Spring’s Freshwater Fighter
You won’t have to battle crowds to hook the toothy pickerel
My small Tony spoon with a lip-hooked bull minnow sailed out and landed alongside one of the many fallen trees angling out from the impoundment’s shoreline. I let my lure sink next to the tangle of branches for a moment, then lifted the rod tip of my small spin rod and began teasing the bait back.
My line twitched as the minnow resisted. Then, within three or four cranks of my reel handle, I encountered a sudden resistance and set the hook, hard. Water erupted, and an iridescent green flank flashed in the sunlight as a nice chain pickerel threw a conniption fit at the deception it found stuck firmly in its jaw.
The drag on my ultra-light reel zinged out a lively tune as the toothy rascal made its way out to deeper water, the force of its run against my rod actually swinging around the stern of our small dingy. My partner in the bow, Maurice Klein, grabbed our net and kept a sharp eye on the battle. Pickerel are not the sort of fish you can lip-lift into the boat.
Opening day of trophy rockfish season was excellent for many anglers. The winds and rain came late in the day, allowing enough time for most anglers to score some very nice fish.
Spring Turkey Season: thru May 9, half-hour before sunrise to noon; May 10-23, half-hour before sunrise to sunset
The fish broached, sounded, ran again and pulled all sorts of grass pike tricks including heading back toward the tangle of trees where it first got in all this trouble. But it didn’t have quite enough gas left to make the trees. After another half-hearted run, it was thrashing about in Moe’s net.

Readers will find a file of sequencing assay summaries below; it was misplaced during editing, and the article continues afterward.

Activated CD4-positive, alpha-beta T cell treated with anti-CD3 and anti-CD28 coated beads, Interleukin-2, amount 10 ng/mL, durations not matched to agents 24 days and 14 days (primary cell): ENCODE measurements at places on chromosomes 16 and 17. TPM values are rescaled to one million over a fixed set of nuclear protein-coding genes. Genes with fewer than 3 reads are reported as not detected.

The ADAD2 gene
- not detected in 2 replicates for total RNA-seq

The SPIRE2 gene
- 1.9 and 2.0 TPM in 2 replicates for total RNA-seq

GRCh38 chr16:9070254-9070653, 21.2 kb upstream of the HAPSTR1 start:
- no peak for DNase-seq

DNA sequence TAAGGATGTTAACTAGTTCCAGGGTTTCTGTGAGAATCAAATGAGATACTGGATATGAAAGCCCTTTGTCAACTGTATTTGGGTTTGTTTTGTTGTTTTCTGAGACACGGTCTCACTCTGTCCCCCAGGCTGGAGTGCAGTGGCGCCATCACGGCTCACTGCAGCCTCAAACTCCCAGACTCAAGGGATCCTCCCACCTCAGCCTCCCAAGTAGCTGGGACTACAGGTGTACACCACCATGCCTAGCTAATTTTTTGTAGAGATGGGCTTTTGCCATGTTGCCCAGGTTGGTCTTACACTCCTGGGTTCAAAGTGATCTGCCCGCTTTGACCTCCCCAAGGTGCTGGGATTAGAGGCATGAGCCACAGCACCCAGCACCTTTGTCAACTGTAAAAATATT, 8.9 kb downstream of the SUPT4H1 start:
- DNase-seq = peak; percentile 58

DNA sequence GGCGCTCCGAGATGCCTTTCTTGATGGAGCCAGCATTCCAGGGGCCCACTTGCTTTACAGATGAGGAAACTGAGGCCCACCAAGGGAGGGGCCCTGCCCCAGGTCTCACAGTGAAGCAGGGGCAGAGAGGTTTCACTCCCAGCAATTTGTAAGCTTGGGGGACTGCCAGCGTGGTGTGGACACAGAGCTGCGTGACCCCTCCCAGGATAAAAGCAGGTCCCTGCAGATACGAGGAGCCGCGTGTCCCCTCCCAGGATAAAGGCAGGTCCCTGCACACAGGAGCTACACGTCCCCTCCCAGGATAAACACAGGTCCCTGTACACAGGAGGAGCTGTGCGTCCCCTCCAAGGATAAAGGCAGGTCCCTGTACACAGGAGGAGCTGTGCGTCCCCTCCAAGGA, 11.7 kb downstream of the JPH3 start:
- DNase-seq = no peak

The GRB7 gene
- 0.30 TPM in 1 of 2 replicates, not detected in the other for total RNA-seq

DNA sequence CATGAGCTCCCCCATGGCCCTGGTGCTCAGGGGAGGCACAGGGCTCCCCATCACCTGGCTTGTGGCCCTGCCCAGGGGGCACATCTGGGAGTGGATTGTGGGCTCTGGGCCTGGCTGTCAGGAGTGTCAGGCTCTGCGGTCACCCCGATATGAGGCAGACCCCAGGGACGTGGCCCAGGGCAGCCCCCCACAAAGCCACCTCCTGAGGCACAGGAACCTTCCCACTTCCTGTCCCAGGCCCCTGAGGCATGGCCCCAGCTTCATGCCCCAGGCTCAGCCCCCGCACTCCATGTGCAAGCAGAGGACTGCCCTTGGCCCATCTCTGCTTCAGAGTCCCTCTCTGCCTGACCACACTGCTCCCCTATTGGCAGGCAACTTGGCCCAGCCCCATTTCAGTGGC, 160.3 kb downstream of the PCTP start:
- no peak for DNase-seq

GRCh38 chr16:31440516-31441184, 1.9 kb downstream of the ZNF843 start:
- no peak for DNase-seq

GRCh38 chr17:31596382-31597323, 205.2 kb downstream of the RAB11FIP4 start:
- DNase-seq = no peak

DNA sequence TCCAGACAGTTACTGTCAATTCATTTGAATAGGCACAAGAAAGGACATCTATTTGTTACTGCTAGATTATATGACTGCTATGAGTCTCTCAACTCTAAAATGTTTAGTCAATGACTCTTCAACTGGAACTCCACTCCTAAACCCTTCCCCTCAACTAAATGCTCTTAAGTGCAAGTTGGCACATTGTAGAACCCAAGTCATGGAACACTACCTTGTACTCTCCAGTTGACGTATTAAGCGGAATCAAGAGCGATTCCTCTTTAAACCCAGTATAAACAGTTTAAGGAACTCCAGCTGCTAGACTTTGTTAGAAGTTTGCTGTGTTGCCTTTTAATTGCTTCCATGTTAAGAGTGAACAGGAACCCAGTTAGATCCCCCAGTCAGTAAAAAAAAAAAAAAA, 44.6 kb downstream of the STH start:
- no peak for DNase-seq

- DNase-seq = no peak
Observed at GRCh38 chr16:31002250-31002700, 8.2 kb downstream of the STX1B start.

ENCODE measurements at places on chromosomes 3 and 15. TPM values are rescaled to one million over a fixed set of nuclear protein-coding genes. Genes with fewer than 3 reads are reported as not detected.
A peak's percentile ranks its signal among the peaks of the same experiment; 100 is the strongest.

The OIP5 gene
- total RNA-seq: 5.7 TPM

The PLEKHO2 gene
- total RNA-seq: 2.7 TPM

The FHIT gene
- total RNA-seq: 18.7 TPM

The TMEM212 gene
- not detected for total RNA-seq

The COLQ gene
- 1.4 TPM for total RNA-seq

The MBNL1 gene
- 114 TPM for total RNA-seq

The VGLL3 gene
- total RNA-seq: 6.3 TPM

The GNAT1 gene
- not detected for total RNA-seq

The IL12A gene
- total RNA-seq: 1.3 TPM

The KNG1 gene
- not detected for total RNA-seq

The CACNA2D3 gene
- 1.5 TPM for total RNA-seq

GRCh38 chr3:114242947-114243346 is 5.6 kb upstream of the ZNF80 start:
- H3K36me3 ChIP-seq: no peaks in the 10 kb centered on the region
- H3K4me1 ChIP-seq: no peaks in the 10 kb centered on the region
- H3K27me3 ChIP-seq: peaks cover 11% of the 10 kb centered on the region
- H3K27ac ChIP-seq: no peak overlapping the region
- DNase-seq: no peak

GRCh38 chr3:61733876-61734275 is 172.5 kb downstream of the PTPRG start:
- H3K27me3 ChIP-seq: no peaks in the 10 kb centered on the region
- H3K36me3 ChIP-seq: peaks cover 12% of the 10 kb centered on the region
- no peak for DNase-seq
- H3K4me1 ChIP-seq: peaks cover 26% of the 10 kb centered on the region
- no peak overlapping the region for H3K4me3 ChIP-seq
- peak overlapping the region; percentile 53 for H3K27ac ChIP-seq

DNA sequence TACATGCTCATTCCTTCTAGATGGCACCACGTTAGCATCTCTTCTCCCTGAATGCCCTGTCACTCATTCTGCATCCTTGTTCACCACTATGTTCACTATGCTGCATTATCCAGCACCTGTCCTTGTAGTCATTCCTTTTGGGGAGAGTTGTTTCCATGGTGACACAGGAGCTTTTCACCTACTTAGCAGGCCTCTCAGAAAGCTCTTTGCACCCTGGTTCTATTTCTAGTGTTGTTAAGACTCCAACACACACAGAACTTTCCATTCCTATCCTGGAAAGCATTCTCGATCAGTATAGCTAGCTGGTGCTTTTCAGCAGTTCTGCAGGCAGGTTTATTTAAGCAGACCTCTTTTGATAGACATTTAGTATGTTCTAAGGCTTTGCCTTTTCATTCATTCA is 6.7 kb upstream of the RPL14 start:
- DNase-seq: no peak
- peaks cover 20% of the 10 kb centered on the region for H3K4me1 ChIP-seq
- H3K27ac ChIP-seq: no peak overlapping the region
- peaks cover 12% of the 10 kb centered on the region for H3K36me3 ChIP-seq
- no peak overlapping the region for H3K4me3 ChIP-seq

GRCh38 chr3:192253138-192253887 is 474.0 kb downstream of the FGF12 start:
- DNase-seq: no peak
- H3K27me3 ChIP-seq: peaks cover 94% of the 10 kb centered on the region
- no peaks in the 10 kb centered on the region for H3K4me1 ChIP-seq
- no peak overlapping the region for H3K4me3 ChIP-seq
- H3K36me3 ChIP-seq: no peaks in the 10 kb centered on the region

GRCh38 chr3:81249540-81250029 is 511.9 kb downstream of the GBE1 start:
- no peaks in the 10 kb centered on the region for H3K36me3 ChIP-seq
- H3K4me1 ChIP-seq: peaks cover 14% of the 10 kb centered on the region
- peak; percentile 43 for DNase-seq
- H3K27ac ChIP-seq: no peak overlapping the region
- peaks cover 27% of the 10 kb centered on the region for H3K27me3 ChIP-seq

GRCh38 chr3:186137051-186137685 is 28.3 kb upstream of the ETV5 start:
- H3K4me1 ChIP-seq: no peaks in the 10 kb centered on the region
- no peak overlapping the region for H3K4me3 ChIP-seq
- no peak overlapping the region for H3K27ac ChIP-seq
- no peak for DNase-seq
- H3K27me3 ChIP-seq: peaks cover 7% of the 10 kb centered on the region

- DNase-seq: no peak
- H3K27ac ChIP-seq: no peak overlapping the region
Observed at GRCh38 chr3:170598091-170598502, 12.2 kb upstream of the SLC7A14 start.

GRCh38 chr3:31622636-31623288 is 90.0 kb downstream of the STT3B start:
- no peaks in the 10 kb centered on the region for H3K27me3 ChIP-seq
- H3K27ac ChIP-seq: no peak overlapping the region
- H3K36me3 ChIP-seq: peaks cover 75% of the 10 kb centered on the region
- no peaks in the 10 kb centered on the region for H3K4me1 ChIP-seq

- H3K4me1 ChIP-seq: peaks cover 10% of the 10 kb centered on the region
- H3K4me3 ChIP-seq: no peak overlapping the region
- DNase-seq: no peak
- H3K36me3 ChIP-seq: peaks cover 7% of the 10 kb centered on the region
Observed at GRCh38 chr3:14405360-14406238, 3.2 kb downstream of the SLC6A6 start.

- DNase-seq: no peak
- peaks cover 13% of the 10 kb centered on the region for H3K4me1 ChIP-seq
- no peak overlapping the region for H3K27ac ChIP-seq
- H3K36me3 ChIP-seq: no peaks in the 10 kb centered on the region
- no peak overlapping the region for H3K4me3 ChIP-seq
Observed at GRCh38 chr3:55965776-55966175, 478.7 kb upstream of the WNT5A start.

Easing the spoon out of the corner of its long, sinister smile, I estimated it at over 18 inches and lowered it back into the chilly water to go about its business. And I breathed a sigh of relief. This was a nice way to start our day in spite of the weather.
We had been hoping for another nice warm spring day to explore one of our favorite Eastern Shore impoundments for some large mouth-bass or perhaps even some early season bluegill. But a cold snap the night before had thrown the success of the trip into doubt. It was quite possible that the sudden onset of the low temps had sent all the residents of this small lake into deep hiding.
But of course pickerel aren’t like that. They are energized by cold weather, and today they were happy to provide the kind of attention we were looking for. Continuing to work the shoreline, Mo and I picked off the chain-patterned pirates one after another.
Pickerel has a firm, sweet white flesh, but not many people are willingto put up with the plentitude of tiny bones that network through its flanks. Since few anglers keep the fish, there are usually plenty of the scrappy, freshwater barracudas hanging about just about any structure that affords them an ambush advantage.
A few minutes later Maurice got a smashing hit on his favorite lure, a Pcola Nitty Spoon, and nearly had the rod torn from his hands. A good-sized pike had followed the lure almost back to the boat before it struck. Then it had come up through the surface and threw another water tantrum right next to us.
Many anglers overlook these battling, slim, long-bodied predators. But if you’re wanting for action from December all the way up to the summer months, these guys are generally around and eager to give you a scrap.
A live minnow under a bobber is the traditional way to attract their attention, but they will also strike a lure. Small- to medium-sized crank baits in the livelier colors do well on these fish, as do small, flashy spoons. The Mepps Spinner is a particularly deadly pickerel bait, especially if dressed with squirrel tail.
If you’ve a yen to try these fish on the table, despite their bony reputation, there is a unique cleaning technique that manages to avoid most of what makes boning them a chore. Find it on YouTube by searching Northern Pike fillet videos.
The Northern Pike is identical in body and skeletal structure to the pickerel. You will also find numerous videos for filleting pickerel. But this name is used widely in our more northern states to identify the walleye pike, which has a completely different body style, and those instructions will only confuse the issue.